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Francis Jackson Garrison, William Lloyd Garrison, 1805-1879; the story of his life told by his children: volume 2 109 1 Browse Search
John Jay Chapman, William Lloyd Garrison 84 0 Browse Search
Wendell Phillips, Theodore C. Pease, Speeches, Lectures and Letters of Wendell Phillips: Volume 1 46 0 Browse Search
Thomas Wentworth Higginson, Henry Walcott Boynton, Reader's History of American Literature 33 1 Browse Search
Cambridge History of American Literature: volume 3 (ed. Trent, William Peterfield, 1862-1939., Erskine, John, 1879-1951., Sherman, Stuart Pratt, 1881-1926., Van Doren, Carl, 1885-1950.) 26 0 Browse Search
Lydia Maria Child, Letters of Lydia Maria Child (ed. John Greenleaf Whittier, Wendell Phillips, Harriet Winslow Sewall) 23 1 Browse Search
Cambridge History of American Literature: volume 2 (ed. Trent, William Peterfield, 1862-1939., Erskine, John, 1879-1951., Sherman, Stuart Pratt, 1881-1926., Van Doren, Carl, 1885-1950.) 20 0 Browse Search
Cambridge History of American Literature: volume 1, Colonial and Revolutionary Literature: Early National Literature: Part I (ed. Trent, William Peterfield, 1862-1939., Erskine, John, 1879-1951., Sherman, Stuart Pratt, 1881-1926., Van Doren, Carl, 1885-1950.) 18 0 Browse Search
C. Edwards Lester, Life and public services of Charles Sumner: Born Jan. 6, 1811. Died March 11, 1874. 18 0 Browse Search
Edward L. Pierce, Memoir and letters of Charles Sumner: volume 3 17 1 Browse Search
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Browsing named entities in The writings of John Greenleaf Whittier, Volume 6. (ed. John Greenleaf Whittier). You can also browse the collection for William Ellery Channing or search for William Ellery Channing in all documents.

Your search returned 5 results in 3 document sections:

The writings of John Greenleaf Whittier, Volume 6. (ed. John Greenleaf Whittier), Old portraits and modern Sketches (search)
amuel Hopkins. One of Dr. Hopkins's habitual hearers, and who has borne grateful testimony to the beauty and holiness of his life and conversation, was William Ellery Channing. Widely as he afterwards diverged from the creed of his early teacher, it contained at least one doctrine to the influence of which the philanthropic dev or another, upon which Dr. Hopkins so strongly insisted, as the all-essential condition of holiness. How widely apart, as mere theologians, stood Hopkins and Channing! Yet how harmonious their lives and practice! Both could forget the poor interests of self, in view of eternal right and universal humanity. Both could apprecrepulsive features of the theology of Hopkins, and infused a sublime spirit of self-sacrifice and a glowing humanity into the indecisive and less robust faith of Channing. What is the lesson of this but that Christianity consists rather in the affections than in the intellect; that it is a life rather than a creed; and that they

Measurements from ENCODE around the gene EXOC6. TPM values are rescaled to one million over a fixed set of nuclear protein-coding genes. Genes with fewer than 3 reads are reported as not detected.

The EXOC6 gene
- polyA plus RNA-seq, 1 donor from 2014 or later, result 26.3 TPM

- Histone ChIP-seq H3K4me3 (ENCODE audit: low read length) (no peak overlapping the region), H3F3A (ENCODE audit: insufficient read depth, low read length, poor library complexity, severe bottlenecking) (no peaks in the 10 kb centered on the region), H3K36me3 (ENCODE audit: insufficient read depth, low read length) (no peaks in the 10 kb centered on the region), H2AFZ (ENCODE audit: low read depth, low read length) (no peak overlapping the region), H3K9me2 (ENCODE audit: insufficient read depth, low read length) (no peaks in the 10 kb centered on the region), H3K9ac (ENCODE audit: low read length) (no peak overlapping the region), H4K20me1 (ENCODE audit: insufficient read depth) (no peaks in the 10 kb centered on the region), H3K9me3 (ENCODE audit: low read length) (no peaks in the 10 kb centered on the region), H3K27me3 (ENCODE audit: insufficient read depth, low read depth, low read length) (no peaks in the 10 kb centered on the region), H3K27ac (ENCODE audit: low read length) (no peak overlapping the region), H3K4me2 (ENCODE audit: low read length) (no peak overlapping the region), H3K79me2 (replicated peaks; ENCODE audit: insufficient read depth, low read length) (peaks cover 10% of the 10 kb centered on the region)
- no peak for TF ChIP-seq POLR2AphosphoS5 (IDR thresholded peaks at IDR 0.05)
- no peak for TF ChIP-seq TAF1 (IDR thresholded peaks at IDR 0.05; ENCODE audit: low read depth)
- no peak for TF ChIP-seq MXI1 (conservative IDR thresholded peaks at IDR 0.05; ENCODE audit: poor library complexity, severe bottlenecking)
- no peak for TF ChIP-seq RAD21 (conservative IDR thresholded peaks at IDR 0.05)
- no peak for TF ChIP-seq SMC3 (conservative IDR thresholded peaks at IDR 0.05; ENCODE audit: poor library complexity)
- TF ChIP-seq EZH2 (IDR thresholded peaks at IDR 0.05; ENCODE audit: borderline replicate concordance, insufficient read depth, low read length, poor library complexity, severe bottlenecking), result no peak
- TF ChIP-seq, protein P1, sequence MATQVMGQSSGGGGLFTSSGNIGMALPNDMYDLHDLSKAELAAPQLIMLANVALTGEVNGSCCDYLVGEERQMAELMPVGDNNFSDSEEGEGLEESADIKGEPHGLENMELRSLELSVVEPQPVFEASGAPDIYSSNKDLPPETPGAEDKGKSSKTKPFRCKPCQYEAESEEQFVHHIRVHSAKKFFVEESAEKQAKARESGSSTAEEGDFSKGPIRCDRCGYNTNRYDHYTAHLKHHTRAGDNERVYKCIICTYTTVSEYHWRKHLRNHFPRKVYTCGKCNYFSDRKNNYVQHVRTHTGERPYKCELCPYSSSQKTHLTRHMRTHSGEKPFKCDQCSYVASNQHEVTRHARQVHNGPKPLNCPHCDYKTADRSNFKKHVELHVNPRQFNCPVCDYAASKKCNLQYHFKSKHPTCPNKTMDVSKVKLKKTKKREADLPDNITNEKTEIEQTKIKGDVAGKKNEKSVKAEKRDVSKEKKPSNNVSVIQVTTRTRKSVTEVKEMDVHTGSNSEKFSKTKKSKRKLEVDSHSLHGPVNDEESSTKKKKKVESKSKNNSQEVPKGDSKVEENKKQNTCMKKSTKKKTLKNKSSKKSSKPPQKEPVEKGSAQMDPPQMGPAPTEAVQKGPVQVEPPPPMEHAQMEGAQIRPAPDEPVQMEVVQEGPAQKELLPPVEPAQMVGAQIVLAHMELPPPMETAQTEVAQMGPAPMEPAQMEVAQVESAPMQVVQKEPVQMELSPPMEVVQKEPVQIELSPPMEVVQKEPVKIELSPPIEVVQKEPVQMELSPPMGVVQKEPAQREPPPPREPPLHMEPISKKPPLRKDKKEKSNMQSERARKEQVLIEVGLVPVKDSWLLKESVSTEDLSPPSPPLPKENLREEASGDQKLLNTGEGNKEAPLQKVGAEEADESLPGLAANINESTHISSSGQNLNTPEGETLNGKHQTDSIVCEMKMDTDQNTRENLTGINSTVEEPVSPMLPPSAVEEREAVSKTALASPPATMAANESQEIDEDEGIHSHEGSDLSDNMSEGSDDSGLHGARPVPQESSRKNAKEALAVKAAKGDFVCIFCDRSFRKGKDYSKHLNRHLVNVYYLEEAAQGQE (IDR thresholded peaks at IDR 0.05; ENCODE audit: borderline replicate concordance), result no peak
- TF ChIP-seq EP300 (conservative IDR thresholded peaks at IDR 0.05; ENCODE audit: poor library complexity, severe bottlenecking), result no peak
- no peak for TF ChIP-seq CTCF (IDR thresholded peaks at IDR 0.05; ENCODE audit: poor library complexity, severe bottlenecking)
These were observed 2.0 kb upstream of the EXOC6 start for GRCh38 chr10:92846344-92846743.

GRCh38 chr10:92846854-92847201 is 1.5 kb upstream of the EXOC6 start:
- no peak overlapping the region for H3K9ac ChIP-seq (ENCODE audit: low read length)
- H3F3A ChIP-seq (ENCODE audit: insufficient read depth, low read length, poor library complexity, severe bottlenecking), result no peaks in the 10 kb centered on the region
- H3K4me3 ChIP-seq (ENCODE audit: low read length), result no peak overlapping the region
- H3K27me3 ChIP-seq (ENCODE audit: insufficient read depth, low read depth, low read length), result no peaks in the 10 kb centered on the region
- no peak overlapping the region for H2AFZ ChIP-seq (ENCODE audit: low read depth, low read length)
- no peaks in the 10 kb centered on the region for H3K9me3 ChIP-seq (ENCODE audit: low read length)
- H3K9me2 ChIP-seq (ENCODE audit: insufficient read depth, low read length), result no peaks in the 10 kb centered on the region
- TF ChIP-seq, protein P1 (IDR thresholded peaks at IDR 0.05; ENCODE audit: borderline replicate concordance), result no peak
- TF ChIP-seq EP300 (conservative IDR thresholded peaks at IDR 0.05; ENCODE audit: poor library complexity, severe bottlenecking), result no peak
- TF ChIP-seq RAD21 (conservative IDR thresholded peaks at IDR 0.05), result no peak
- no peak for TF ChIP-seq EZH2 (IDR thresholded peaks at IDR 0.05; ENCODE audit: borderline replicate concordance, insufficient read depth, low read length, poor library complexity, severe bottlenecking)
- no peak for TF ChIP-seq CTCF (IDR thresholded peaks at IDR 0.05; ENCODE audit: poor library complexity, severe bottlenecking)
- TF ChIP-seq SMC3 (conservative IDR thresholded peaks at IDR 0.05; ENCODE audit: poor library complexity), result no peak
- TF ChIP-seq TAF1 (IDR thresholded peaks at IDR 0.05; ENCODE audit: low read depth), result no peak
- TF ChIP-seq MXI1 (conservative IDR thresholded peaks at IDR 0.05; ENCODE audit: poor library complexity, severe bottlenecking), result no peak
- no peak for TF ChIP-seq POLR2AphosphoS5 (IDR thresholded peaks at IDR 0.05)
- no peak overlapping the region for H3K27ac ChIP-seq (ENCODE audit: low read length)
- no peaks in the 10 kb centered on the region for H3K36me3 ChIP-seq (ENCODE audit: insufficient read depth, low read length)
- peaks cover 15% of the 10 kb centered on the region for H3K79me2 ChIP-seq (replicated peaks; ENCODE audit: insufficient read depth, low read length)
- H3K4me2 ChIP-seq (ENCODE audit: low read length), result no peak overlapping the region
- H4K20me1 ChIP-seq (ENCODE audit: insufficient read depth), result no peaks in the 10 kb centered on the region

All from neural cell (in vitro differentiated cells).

The writings of John Greenleaf Whittier, Volume 6. (ed. John Greenleaf Whittier), Personal Sketches and tributes (search)
of Deukalion are sureties of the permanence of his reputation. But at this moment my thoughts dwell rather upon the man than the author. The calamity of his death, felt in both hemispheres, is to me and to all who intimately knew and loved him a heavy personal loss. Under the shadow of this bereavement, in the inner circle of mourning, we sorrow most of all that we shall see his face no more, and long for the touch of a vanished hand, and the sound of a voice that is still. William Ellery Channing Read at the dedication of the Channing Memorial Church at Newport, R. I. Danvers, mass., 3d Mo., 13, 1880. I scarcely need say that I yield to no one in love and reverence for the great and good man whose memory, outliving all prejudices of creed, sect, and party, is the common legacy of Christendom. As the years go on, the value of that legacy will be more and more felt; not so much, perhaps, in doctrine as in spirit, in those utterances of a devout soul which are above a
The writings of John Greenleaf Whittier, Volume 6. (ed. John Greenleaf Whittier), Historical papers (search)
igious hatred and intolerance, which on the one hand prompted the gunpowder plot, and which on the other has ever since made it the occasion of reproach and persecution of an entire sect of professing Christians, may be no longer perpetuated. In the matter of exclusiveness and intolerance, none of the older sects can safely reproach each other; and it becomes all to hope and labor for the coming of that day when the hymns of Cowper and the Confessions of Augustine, the humane philosophy of Channing and the devout meditations of Thomas à Kempis, the simple essays of Woolman and the glowing periods of Bossuet, shall be regarded as the offspring of one spirit and one faith,–lights of a common altar, and precious stones in the temple of the one universal Church. The boy captives An incident of the Indian war of 1695. The township of Haverhill, even as late as the close of the seventeenth century, was a frontier settlement, occupying an advanced position in the great wilderness, w